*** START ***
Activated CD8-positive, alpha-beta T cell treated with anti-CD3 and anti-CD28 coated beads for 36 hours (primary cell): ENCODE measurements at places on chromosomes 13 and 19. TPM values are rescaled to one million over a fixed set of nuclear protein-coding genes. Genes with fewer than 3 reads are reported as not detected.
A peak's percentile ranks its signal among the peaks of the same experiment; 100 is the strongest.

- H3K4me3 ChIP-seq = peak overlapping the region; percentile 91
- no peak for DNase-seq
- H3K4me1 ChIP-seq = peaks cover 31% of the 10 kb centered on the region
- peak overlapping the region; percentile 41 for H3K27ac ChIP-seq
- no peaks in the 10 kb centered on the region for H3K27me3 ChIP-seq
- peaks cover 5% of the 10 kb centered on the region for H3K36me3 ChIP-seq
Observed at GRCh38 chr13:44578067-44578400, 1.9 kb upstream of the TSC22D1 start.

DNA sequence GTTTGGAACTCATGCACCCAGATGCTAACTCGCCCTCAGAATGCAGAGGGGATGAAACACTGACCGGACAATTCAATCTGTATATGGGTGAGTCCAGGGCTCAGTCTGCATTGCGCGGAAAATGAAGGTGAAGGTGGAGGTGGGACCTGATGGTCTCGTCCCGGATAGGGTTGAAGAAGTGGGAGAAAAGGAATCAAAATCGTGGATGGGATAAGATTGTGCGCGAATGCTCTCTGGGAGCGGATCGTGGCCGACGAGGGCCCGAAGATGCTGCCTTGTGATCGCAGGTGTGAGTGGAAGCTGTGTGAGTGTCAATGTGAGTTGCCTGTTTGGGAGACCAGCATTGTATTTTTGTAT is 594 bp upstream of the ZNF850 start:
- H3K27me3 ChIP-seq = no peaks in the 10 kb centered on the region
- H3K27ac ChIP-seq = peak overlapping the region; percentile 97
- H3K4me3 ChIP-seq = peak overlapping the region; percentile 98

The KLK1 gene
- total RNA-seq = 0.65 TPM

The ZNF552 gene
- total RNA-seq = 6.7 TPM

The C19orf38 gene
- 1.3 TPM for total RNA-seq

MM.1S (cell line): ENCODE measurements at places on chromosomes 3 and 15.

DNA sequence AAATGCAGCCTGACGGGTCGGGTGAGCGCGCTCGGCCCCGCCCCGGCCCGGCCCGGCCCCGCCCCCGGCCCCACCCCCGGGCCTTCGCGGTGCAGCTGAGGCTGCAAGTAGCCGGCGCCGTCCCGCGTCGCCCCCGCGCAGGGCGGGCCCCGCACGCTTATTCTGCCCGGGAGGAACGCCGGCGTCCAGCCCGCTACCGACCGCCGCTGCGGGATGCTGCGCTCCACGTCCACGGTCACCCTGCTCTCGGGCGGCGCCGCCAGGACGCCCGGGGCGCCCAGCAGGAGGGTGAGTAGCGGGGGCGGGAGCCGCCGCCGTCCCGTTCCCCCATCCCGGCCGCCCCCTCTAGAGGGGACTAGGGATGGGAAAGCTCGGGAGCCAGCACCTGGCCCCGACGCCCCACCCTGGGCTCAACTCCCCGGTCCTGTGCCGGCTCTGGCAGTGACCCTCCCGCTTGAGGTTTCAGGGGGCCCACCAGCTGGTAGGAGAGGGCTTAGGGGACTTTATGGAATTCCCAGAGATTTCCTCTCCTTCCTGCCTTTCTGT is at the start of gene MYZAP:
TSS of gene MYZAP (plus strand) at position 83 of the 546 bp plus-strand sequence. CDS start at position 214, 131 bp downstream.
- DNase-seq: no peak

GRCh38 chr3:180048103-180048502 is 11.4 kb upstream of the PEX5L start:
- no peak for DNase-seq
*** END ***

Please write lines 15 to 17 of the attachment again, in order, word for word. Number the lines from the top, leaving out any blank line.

- total RNA-seq = 0.65 TPM

The ZNF552 gene
- total RNA-seq = 6.7 TPM